American College of Physicians: Internal Medicine — Doctors for Adults ®

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Letters to the Editor

From the February ACP Internist, copyright 2010 by the American College of Physicians

Supporting supplements

I am writing to clarify what I believe to be misleading information in the box titled “Herbal supplements’ worst offenders,” which accompanies the article “Sorting out the worst offenders among herbal supplements” in the October 2009 ACP Internist.

St. John’ s wort

St. John’ s wort



In terms of the warnings about supplements as they relate to interactions with prescription drugs, the warnings in the box are based on pharmacokinetic data, not on clinical data. Even though St. John’s wort decreases serum levels of benzodiazepines by 25% to 50% and decreases serum levels of amitriptyline, these changes were not associated with clinical signs in a study of 12 patients (Int J Clin Pharmacol Ther. 2004;42:139-48).

While the Natural Medicine Comprehensive Database rates the interaction of St. John’s wort with oral contraceptives as “Major” and states “do not take this combination,” the conclusion is based on case reports of unwanted pregnancies and pharmacokinetic data. In contrast, a small randomized, controlled trial in 18 healthy women on low-dose oral contraceptives found “no evidence of ovulation during low-dose oral contraceptive and St. John’s wort extract combination therapy” (Br J Clin Pharmacol. 2003;56(6):683-90).

While there are published case reports of subdural hematoma, hyphema, subarachnoid hemorrhage, and intracerebral hemorrhage with Ginkgo biloba, a 14-day randomized, controlled trial in 32 healthy volunteers found that Ginkgo biloba extract (EGb 761) at daily doses of 120 mg, 240 mg, and 480 mg did not alter platelet function or coagulation (Clin Lab Haematol. 2003;25:251-3). Furthermore, ginkgo does not affect international normalized ratio, based on data from a four-week prospective placebo-controlled trial (published in Danish) in 24 stable patients taking warfarin (Ugeskr Laeger. 2003;165:1868-71) and an open label, three-way, randomized crossover trial in 12 men (Br J Clin Pharmacol. 2005;59:425-32).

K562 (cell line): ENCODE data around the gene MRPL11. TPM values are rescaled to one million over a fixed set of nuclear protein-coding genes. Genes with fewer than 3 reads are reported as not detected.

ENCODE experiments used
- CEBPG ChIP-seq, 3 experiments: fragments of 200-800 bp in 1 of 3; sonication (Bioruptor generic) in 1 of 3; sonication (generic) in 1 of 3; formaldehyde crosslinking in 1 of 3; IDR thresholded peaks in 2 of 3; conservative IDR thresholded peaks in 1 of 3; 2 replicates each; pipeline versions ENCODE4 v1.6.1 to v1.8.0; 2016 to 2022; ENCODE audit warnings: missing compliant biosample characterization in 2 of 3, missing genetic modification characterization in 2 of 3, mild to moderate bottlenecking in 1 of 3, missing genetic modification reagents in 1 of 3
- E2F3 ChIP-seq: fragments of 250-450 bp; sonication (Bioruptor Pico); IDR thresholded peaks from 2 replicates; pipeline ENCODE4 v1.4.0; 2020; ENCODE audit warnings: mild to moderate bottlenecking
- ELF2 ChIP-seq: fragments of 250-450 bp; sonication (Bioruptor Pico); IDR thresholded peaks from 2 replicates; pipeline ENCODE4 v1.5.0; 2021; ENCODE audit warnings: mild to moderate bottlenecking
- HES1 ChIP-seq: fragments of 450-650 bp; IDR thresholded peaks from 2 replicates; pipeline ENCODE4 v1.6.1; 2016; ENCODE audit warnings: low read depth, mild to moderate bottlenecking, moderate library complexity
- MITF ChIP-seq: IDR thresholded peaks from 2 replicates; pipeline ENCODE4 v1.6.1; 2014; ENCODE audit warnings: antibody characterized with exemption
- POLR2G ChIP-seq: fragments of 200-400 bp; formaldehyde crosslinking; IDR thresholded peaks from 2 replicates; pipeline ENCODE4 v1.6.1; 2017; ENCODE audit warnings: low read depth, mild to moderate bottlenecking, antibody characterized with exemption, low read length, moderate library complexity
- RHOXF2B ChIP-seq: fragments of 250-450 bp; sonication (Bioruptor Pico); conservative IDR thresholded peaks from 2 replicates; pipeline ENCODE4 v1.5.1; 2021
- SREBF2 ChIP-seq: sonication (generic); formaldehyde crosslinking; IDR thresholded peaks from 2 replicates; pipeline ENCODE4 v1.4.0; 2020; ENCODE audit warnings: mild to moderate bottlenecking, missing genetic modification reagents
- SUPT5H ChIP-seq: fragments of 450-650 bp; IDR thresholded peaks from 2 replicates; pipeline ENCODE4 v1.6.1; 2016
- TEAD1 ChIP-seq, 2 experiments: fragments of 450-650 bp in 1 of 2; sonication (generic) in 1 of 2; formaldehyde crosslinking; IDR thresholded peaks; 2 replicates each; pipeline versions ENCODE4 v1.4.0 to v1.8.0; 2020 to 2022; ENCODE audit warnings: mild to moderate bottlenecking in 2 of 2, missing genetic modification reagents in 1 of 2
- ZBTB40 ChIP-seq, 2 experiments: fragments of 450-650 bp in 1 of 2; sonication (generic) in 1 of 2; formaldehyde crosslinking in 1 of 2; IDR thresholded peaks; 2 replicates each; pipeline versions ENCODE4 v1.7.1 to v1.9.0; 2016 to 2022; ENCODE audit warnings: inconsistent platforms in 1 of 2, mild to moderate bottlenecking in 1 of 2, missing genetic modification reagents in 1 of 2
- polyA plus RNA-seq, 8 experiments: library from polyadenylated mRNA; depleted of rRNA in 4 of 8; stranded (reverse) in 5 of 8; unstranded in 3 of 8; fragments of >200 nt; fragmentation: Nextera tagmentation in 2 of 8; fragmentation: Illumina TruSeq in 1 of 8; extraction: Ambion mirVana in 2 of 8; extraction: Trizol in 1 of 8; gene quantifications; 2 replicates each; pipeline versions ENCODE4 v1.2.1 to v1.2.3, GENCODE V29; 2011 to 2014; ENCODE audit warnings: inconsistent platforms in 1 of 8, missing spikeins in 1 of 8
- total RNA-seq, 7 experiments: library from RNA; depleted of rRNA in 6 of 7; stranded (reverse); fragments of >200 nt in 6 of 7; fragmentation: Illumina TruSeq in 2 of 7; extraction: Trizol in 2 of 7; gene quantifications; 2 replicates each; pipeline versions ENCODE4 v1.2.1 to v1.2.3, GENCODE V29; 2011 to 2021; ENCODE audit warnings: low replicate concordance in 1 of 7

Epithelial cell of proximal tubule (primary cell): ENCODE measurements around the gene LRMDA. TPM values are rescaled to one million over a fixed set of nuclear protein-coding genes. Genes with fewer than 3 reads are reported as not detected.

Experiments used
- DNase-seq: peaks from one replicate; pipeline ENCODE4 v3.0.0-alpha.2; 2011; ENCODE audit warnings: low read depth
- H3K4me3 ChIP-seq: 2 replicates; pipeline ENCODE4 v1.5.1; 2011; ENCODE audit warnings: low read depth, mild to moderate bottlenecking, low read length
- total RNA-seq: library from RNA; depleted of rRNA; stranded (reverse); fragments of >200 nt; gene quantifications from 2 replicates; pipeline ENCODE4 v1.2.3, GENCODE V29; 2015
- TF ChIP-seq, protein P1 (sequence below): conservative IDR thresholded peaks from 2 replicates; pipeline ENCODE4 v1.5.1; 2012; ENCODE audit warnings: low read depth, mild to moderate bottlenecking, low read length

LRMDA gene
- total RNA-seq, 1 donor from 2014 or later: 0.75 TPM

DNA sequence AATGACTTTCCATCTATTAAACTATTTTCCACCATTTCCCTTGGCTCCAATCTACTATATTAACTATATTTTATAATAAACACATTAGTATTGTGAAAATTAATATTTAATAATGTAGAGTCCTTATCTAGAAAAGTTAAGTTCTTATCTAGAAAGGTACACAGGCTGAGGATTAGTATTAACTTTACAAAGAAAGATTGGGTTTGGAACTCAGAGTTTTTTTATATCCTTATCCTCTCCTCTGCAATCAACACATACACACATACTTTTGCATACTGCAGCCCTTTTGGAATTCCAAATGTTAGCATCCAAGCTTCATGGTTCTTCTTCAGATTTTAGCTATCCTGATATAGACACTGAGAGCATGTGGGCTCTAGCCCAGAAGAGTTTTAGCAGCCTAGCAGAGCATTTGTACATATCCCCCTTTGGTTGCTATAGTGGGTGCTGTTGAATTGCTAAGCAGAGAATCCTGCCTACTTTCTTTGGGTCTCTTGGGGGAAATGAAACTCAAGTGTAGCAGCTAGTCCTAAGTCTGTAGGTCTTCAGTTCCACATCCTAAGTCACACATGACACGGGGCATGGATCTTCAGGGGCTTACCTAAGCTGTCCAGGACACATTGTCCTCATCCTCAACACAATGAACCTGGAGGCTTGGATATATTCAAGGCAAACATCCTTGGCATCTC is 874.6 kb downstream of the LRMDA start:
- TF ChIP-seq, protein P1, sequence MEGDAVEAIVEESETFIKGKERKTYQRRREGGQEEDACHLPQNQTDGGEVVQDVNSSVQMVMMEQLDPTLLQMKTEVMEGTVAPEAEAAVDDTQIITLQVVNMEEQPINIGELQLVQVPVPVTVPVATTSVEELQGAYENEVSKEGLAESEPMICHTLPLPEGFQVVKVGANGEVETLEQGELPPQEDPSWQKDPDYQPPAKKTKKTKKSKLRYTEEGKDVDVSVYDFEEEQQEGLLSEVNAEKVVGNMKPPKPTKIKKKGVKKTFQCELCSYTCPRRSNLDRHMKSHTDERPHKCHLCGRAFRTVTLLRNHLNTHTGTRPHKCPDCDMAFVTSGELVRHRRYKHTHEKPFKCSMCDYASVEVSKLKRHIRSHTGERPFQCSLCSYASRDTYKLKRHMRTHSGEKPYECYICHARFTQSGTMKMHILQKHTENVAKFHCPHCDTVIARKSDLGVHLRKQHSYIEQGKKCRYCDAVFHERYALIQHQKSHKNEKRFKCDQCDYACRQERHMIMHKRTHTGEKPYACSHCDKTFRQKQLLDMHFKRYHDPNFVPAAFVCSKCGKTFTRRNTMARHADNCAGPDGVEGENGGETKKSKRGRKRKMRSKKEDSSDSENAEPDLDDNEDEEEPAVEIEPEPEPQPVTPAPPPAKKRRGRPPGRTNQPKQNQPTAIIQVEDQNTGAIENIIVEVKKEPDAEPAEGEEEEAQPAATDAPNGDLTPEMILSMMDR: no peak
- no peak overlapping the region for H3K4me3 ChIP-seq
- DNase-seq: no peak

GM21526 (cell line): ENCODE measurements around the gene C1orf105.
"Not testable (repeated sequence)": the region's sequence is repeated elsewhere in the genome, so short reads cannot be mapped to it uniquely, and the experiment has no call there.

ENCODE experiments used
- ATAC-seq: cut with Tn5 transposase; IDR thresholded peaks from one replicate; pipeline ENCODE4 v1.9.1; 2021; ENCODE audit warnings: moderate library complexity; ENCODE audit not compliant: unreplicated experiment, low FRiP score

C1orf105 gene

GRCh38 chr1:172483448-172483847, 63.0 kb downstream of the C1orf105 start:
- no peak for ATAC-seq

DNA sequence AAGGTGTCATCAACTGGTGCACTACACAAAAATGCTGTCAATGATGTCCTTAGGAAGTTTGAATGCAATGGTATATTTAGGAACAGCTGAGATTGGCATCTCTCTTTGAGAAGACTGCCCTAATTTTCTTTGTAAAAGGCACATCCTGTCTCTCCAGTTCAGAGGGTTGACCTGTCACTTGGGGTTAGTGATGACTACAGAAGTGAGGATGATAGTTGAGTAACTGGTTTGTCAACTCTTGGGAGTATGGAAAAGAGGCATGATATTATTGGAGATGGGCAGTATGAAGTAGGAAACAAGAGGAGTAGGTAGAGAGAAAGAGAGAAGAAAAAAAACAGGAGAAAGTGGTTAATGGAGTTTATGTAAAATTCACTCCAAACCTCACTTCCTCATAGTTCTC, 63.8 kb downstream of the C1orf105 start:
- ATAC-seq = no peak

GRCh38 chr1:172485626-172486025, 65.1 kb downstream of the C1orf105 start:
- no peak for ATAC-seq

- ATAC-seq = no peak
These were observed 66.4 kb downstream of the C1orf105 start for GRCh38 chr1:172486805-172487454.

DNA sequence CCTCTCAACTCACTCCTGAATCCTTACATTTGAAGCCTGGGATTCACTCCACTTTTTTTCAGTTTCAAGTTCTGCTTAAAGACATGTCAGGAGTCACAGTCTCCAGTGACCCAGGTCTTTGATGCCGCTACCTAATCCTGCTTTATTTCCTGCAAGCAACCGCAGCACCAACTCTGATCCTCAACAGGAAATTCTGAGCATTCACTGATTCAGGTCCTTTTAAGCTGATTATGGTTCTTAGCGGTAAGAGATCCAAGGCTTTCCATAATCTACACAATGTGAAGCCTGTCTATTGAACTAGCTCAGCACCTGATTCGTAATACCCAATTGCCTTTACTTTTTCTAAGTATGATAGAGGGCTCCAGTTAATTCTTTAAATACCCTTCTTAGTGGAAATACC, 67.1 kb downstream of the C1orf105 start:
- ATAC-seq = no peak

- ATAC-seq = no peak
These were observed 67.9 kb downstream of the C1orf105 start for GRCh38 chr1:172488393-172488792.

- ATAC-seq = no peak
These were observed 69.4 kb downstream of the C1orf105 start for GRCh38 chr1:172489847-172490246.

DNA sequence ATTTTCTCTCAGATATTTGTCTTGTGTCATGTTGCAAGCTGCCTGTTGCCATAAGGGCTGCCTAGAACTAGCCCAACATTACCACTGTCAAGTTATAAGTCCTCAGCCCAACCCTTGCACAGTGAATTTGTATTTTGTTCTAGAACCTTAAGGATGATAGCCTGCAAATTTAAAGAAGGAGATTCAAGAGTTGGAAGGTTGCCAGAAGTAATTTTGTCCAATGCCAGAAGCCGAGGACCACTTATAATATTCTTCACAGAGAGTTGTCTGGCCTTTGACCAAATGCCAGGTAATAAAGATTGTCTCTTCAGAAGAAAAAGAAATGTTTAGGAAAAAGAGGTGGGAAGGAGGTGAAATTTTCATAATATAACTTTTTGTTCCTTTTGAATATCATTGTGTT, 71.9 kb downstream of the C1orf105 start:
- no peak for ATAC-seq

Regarding the warning about black cohosh, I believe that breast cancer is a relative contraindication to its use. While the Natural Medicine Comprehensive Database states “Black cohosh shouldn’t be used by women with existing breast cancer or women with a high risk of developing breast cancer,” the preceding referenced data is that “research on breast cancer cells suggests that black cohosh doesn’t promote tumor growth (9435, 9436, 11911). Some constituents of black cohosh seem to inhibit breast cancer cell growth (11912). Animal research suggests that black cohosh doesn’t increase or decrease risk of breast cancer (9999). But black cohosh does seem to increase metastatic cancer in animals with existing cancer (9999).” I don’t agree with the conclusion reached by the Natural Medicine Comprehensive Database, based on the data cited in the monograph.

Sanford H. Levy, FACP